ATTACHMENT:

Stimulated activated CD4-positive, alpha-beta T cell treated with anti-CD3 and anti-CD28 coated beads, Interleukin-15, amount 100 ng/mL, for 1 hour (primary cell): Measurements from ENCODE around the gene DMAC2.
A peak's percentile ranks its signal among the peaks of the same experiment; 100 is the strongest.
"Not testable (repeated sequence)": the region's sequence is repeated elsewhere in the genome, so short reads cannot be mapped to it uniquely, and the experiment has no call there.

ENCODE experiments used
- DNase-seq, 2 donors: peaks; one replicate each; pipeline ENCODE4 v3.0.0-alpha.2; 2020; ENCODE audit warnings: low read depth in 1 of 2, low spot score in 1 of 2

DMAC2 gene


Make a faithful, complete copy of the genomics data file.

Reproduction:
Stimulated activated CD4-positive, alpha-beta T cell treated with anti-CD3 and anti-CD28 coated beads, Interleukin-15, amount 100 ng/mL, for 1 hour (primary cell): Measurements from ENCODE around the gene DMAC2.
A peak's percentile ranks its signal among the peaks of the same experiment; 100 is the strongest.
"Not testable (repeated sequence)": the region's sequence is repeated elsewhere in the genome, so short reads cannot be mapped to it uniquely, and the experiment has no call there.

ENCODE experiments used
- DNase-seq, 2 donors: peaks; one replicate each; pipeline ENCODE4 v3.0.0-alpha.2; 2020; ENCODE audit warnings: low read depth in 1 of 2, low spot score in 1 of 2

DMAC2 gene